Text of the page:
This section is is as much about putting a stake in the ground, setting a context, as anything else. To a large extent, I'm stating the obvious. The assumption I'm working on is that our government should be based on the separation of powers. We have the people who make the laws, the people who implement the laws, and the people who interpret the laws. The overriding principle of the rule of law (coupled with appropriate laws and recognised practices for each of the three groups) ensures that everything runs smoothly. In particular, we might expect constitutional arrangements that ensure that no one group can usurp the powers of any other group.
That's the separation part. But, of course, the system must also have some internal friction. There must be checks and balances. There must be opportunities for thought and reconsideration. The process must allow citizens some glimpse of a stable future. If we bear this in mind we can look at a separation of different functions more or less as they exist now.
Let's start with where laws are made, the House of Commons. This is the primary body of Members of Parliament, whose task is to deliberate proposed laws and to approve proposals for action submitted by the executive. The deliberations will be based on the members' own understanding of benefits or otherwise, but, for the most part, the deliberations, and the actual vote, will be along party lines.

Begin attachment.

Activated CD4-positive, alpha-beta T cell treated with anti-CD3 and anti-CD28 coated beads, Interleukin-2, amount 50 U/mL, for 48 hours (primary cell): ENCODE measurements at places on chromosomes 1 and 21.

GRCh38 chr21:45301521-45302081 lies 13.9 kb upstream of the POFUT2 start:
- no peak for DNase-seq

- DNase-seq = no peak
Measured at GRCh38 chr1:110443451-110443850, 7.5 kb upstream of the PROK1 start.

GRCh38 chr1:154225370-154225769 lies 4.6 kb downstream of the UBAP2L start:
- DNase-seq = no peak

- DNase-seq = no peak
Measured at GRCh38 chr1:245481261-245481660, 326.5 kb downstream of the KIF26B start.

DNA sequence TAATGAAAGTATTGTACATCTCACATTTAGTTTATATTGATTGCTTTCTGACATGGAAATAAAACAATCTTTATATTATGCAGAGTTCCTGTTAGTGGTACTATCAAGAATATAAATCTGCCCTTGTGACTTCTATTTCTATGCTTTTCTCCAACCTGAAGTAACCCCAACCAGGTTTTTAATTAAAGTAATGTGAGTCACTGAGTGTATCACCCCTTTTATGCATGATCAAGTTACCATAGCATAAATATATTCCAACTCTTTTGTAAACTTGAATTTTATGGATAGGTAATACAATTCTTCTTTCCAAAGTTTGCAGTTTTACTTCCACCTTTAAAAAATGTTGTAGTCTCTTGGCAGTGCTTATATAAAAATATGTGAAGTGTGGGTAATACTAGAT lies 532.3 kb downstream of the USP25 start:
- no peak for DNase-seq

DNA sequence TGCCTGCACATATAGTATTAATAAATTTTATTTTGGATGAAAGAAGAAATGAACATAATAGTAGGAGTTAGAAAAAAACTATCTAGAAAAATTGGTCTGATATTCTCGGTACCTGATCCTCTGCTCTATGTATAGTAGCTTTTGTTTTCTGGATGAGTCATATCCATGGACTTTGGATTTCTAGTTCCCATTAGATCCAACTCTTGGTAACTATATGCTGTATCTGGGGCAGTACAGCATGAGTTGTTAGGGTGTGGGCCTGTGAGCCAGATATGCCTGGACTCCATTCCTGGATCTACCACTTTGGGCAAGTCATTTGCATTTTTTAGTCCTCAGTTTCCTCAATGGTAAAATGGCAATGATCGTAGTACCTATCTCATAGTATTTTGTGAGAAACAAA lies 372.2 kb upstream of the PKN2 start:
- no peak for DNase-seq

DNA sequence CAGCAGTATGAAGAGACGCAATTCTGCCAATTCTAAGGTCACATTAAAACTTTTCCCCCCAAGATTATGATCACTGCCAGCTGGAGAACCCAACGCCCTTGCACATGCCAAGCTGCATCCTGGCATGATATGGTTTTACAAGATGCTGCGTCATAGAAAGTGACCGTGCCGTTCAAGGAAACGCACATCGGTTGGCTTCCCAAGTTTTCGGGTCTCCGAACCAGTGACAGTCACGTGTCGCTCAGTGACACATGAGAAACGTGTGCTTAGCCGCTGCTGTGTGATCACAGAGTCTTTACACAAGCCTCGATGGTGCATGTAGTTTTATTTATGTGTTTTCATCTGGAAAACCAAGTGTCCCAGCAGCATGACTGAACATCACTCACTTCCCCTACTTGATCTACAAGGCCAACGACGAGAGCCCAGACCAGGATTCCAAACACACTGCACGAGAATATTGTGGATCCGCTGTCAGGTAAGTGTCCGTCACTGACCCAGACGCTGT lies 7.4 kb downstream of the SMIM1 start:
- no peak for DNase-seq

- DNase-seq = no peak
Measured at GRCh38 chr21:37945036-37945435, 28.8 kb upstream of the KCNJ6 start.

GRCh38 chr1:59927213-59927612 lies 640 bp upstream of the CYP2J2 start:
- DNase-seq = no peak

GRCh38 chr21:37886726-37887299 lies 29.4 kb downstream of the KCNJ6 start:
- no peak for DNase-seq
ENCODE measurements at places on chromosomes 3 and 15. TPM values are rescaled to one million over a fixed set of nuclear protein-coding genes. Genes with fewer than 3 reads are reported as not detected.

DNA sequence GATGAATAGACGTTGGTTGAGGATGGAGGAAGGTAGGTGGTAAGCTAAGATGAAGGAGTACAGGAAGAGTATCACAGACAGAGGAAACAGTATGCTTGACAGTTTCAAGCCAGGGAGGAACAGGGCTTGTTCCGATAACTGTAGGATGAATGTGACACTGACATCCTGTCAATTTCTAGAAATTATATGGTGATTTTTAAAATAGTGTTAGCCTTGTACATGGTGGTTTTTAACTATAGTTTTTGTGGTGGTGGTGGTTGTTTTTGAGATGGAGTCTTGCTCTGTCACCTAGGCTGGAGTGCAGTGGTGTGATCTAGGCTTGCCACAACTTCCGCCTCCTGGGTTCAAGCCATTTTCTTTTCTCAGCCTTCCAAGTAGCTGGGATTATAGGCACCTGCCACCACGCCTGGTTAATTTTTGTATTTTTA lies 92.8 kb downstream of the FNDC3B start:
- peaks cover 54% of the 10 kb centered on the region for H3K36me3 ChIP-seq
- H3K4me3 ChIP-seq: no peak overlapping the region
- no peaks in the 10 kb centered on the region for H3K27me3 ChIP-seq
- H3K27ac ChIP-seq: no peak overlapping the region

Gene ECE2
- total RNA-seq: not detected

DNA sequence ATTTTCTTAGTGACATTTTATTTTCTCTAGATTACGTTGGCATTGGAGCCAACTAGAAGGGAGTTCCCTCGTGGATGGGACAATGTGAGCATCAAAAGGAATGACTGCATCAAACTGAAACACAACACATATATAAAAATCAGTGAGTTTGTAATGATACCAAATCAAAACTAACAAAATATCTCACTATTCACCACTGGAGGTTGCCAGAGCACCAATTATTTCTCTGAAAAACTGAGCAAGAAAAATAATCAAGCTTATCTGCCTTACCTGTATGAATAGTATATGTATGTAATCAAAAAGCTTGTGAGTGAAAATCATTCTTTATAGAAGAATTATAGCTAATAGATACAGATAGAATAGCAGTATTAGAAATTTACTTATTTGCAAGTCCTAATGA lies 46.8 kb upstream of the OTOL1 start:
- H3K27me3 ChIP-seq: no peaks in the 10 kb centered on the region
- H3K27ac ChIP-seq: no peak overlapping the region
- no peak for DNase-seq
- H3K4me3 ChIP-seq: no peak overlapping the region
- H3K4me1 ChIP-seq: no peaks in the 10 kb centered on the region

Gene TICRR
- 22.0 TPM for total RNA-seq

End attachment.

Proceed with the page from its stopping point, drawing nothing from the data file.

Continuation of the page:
New business is introduced to Parliament by the executive or by private members bills. Lobbyists, petition writers and anyone else who wants something done must either persuade a Minister, or find a helpful MP. The downside of the second option being that private members bills are not given the same priority as those introduced by a Minister.
When the Commons wishes to publish a bill it is passed on to the House of Lords for review. The Lords do a great job here, but they are limited. They suggest amendments, ask for clarifications and discuss behind the scenes. They do have a tendency to think along party lines, though not reliably, but, more importantly, they have limitations imposed by the Commons. Finance bills are off-limits, as are bills referring to manifesto promises. Any other bill can only be returned to the Commons a few times. These limitations seem excessive, but the Lords are not considered to be representative of the people and therefore have no right to override the Commons. Indeed, the general level of politeness that the Lords apply in dealing with the Commons comes from their Lordships awareness that they could be put out of business completely if the Commons sees fit.
In principle, the actions of the Commons can be subject to a judicial review; examining the process by which a bill has been brought forward, read and passed, rather than the content of the bill. In practice, the Commons are considered to be somewhat above the law in these matters and options are limited.
The executive is there to implement the laws passed by the legislature. This is formed by Ministers for operational departments together forming the Cabinet. The individual Ministers have two roles. One is to act as the interface between the relevant department of the Civil Service and the Government. A Minister makes decisions that are referred upwards from their department in the Civil Service, as specified in relevant legislation, and gives broad interpretations of policy to their department. The other role is to decide policy and see that supporting legislation is passed through the legislature.